Let us pray that this kind of dangerous professions belong exclusively to Prof. Odekunle and not a reflection of the mindset of the Sagay Committee. The rights enshrined in our laws and constitution were fought for and cannot be taken away by seasonal advisers.

For many years, the men in brass hats who invaded our polity and violated our due process of law have always argued that there was no atrocity they committed that were not facilitated by civilians working with them. Prof. Odekunle has just proved them right.

The war against corruption must continue but let no one “moderate” the rule of law. If we signed up for the violation of our judicial process because it is being done against those accused of corruption, the same process will be deployed against those fighting just causes later.

The warning of Rev. Martin Niemoller when Adolf Hitler and the Nazis surfaced in Germany are still instructive:

First they came for the Socialists, and I did not speak out—Because I was not a Socialist.

Then they came for the Trade Unionists, and I did not speak out—Because I was not a Trade Unionist.

Then they came for the Jews, and I did not speak out— Because I was not a Jew.

Then they came for me—and there was no one left to speak for me.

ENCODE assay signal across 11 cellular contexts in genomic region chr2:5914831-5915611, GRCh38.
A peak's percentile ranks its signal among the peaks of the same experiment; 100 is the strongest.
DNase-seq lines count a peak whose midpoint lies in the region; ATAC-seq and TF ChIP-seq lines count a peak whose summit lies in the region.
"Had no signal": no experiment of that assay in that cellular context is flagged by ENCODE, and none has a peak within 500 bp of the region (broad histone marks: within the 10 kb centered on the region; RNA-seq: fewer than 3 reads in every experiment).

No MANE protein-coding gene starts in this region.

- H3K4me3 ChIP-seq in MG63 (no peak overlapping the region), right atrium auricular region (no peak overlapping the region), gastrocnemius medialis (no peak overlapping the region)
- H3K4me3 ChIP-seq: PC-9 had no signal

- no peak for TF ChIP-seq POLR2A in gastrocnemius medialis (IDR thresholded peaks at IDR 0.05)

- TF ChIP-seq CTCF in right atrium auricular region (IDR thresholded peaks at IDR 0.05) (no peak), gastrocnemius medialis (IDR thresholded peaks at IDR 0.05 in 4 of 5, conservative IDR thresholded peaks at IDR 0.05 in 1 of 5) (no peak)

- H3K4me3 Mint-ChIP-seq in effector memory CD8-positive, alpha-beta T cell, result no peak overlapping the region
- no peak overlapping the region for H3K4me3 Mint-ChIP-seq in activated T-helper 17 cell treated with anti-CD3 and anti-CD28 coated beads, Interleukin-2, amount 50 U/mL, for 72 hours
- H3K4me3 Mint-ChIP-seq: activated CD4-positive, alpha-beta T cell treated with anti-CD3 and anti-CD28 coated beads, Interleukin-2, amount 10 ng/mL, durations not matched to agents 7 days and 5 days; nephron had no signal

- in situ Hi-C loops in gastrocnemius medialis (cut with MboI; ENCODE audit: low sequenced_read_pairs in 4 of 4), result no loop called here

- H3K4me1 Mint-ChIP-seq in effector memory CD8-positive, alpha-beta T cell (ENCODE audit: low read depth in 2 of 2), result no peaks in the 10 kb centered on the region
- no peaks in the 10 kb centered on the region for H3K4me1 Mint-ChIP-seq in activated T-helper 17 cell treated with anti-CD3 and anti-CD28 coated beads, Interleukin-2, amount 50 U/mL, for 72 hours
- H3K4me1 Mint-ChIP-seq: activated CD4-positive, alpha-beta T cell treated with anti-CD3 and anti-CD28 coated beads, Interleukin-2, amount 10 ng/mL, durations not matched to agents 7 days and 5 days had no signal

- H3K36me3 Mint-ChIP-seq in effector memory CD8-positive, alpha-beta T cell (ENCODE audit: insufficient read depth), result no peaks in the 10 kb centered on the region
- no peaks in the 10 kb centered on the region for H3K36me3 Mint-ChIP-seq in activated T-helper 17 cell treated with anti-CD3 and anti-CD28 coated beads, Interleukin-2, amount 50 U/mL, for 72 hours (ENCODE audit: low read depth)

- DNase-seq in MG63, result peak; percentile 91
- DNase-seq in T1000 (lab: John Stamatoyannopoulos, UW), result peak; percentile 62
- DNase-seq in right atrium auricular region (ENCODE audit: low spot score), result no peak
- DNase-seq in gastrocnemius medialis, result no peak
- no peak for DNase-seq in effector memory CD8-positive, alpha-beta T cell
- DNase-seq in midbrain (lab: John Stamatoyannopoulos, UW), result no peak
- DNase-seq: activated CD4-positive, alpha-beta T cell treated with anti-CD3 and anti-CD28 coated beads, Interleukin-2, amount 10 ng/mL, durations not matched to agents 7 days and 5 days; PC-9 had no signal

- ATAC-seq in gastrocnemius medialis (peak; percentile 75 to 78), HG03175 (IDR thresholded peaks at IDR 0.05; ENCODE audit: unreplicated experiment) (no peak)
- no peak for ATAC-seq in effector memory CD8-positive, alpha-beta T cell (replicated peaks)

And for those who may be in doubt as for the need to protect the independence of the judiciary, the words of Justice C. Oputa are worth repeating:

“Without judicial independence, no Judge or Justice however well prepared by qualities of heart, mind and professional training, can give full effect to the enduring values enshrined in our basic law – our constitution. Since the independence of the judiciary is a concept and a role which have been unconsciously and sometimes willfully misunderstood, as the judiciary trying to turn itself into a government within government, it becomes necessary to emphasize that any freedom, any immunity, any privileges accorded to the judge are not accorded so much for their own sake, as for the sake of the public. No judge tries his own case, nor should he try any involved. Any power given to the judge, therefore is not given for self – advancement or self aggrandisement. Such powers are necessary for greater efficiency in the administration and dispensation of justice. They are given for the advancement of – that being free and independent in judgment, so that they may better and more efficiently and more effectively perform their necessary duties to the course of justice including protecting all of us – the government and the governed; the powerful and the weak – from power and its abuse. A weak – kneed and dependent judiciary can be awful, an ill-wind that blows no one any good.”


  1. Tony Tony January 4, 2016

    Comrado Yinka,well espoused and enunciated. Prof should have recommended “moderated rule of law ” when he was in Abacha’s gulag and his boss incarcerated.It was Late MKO who said he learnt more lessons from June 12 ,than he ordinarily would,if he spent years in the university. Has Prof not learnt any useful lessons from the Abacha regime over disrespect and disregard for the orders and pronouncements of competent courts of jurisdiction. History they say “repeats itself”. By prof’s assertion he is inadvertently reawakening the spirit of Sani Abacha,in our democratic excursion.

  2. Pius Pius January 4, 2016

    Perfect write up. The problem is that many Nigerians are still cheering them on . Not knowing that our constitutional right cannot be negotiated under any circumstance.